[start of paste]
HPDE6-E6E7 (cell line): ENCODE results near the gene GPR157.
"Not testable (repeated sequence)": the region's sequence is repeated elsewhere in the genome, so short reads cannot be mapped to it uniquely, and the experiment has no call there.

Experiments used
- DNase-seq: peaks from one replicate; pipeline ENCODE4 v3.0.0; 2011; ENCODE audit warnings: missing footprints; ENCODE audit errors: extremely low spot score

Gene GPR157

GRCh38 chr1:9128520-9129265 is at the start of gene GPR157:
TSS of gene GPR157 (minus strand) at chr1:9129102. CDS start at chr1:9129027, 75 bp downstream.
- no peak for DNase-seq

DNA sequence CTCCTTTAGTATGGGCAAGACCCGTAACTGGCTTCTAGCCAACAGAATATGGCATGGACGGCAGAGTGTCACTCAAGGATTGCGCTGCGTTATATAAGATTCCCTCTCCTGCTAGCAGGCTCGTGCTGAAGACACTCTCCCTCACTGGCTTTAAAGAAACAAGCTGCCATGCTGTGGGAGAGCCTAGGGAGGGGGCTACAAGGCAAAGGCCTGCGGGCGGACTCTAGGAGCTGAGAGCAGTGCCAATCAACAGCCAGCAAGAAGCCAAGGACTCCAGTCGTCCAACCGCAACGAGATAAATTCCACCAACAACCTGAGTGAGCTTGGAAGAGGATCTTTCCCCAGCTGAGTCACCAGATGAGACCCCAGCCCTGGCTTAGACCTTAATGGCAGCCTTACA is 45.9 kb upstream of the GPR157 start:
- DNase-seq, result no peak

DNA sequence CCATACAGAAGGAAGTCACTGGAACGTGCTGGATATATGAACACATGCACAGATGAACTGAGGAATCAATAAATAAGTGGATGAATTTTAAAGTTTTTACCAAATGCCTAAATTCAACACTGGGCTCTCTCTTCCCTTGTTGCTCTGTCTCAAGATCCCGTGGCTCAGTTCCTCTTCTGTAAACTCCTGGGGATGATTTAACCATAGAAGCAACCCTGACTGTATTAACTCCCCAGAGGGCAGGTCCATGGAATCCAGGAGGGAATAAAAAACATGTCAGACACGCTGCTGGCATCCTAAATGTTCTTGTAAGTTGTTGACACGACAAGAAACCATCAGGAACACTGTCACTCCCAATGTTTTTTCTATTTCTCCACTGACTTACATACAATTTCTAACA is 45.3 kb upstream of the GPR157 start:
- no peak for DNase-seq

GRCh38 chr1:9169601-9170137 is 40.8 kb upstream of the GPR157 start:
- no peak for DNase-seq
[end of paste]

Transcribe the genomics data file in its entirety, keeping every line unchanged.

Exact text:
HPDE6-E6E7 (cell line): ENCODE results near the gene GPR157.
"Not testable (repeated sequence)": the region's sequence is repeated elsewhere in the genome, so short reads cannot be mapped to it uniquely, and the experiment has no call there.

Experiments used
- DNase-seq: peaks from one replicate; pipeline ENCODE4 v3.0.0; 2011; ENCODE audit warnings: missing footprints; ENCODE audit errors: extremely low spot score

Gene GPR157

GRCh38 chr1:9128520-9129265 is at the start of gene GPR157:
TSS of gene GPR157 (minus strand) at chr1:9129102. CDS start at chr1:9129027, 75 bp downstream.
- no peak for DNase-seq

DNA sequence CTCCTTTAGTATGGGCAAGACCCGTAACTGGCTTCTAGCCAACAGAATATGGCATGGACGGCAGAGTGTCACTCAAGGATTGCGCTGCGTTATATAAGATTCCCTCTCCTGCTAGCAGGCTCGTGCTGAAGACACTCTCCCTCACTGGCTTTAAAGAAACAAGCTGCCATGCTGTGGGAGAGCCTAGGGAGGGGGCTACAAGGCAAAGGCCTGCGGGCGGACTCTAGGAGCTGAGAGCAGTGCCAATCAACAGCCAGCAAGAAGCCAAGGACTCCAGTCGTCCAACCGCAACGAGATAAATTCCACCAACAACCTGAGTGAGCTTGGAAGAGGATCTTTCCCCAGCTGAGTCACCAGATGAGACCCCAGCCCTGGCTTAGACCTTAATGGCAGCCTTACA is 45.9 kb upstream of the GPR157 start:
- DNase-seq, result no peak

DNA sequence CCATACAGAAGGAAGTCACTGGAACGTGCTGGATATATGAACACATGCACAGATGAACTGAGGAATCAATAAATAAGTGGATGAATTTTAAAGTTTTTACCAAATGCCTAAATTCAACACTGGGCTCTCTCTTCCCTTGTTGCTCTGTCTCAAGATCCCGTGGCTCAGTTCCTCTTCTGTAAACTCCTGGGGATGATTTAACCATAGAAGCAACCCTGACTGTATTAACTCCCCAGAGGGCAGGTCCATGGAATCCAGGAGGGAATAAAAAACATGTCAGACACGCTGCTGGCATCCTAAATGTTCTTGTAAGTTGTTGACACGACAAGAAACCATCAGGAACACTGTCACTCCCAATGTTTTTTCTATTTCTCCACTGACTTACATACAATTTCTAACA is 45.3 kb upstream of the GPR157 start:
- no peak for DNase-seq

GRCh38 chr1:9169601-9170137 is 40.8 kb upstream of the GPR157 start:
- no peak for DNase-seq